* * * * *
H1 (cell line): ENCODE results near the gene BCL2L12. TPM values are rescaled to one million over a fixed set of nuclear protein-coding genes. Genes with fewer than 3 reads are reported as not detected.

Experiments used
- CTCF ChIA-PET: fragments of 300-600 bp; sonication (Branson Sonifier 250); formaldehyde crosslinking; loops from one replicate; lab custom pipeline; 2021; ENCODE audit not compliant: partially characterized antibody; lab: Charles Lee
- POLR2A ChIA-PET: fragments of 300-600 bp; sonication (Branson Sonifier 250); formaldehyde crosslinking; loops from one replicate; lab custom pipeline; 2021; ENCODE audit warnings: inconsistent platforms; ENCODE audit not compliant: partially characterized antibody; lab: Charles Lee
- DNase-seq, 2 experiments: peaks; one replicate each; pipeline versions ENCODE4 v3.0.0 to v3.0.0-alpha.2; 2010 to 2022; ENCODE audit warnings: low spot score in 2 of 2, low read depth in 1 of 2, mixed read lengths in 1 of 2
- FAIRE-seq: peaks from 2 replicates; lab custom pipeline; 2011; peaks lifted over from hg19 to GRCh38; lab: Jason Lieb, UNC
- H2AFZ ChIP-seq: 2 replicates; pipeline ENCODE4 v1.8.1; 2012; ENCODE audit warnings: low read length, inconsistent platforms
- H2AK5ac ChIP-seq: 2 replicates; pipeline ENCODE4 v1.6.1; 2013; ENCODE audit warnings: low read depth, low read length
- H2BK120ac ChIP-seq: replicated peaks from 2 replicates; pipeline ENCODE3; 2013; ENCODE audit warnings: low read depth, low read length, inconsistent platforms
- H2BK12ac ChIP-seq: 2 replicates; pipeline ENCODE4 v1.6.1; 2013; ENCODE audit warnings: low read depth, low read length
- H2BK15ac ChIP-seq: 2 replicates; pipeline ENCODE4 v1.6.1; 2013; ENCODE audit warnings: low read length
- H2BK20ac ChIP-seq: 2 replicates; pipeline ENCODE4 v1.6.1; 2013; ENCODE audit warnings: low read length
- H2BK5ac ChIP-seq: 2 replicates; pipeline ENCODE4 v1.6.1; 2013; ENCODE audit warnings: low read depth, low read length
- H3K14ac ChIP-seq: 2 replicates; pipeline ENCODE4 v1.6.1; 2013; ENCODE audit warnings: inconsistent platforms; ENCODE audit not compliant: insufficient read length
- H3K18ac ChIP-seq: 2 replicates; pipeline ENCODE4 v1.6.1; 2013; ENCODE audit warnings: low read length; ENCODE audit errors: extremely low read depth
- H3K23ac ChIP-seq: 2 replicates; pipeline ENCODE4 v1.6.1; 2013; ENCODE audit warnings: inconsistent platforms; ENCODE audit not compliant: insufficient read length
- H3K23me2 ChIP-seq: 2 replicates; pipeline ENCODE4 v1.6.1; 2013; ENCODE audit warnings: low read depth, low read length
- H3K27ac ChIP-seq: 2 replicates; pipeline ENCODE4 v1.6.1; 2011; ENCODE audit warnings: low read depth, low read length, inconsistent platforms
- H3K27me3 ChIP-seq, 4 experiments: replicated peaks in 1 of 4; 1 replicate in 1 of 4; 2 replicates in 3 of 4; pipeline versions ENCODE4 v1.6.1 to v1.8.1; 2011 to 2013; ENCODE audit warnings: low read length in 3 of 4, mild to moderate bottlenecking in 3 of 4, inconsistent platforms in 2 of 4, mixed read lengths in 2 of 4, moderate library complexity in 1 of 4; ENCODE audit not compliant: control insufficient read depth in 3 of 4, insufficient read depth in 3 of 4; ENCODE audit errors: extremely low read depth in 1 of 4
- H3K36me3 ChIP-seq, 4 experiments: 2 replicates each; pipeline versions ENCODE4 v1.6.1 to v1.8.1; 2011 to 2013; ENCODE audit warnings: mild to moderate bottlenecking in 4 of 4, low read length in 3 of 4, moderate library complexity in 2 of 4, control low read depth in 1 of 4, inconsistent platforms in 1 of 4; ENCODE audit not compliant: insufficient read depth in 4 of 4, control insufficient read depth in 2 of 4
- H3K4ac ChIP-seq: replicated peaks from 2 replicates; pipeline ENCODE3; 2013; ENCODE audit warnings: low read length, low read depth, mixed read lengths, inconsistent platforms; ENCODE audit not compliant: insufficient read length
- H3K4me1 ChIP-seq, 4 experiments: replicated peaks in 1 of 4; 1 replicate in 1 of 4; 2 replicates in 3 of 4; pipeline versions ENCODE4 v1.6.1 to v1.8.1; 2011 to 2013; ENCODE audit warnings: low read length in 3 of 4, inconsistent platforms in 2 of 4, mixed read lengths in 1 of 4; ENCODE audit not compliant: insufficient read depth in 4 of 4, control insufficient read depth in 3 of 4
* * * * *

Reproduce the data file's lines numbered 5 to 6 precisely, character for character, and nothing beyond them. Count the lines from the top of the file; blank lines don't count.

- DNase-seq, 2 experiments: peaks; one replicate each; pipeline versions ENCODE4 v3.0.0 to v3.0.0-alpha.2; 2010 to 2022; ENCODE audit warnings: low spot score in 2 of 2, low read depth in 1 of 2, mixed read lengths in 1 of 2
- FAIRE-seq: peaks from 2 replicates; lab custom pipeline; 2011; peaks lifted over from hg19 to GRCh38; lab: Jason Lieb, UNC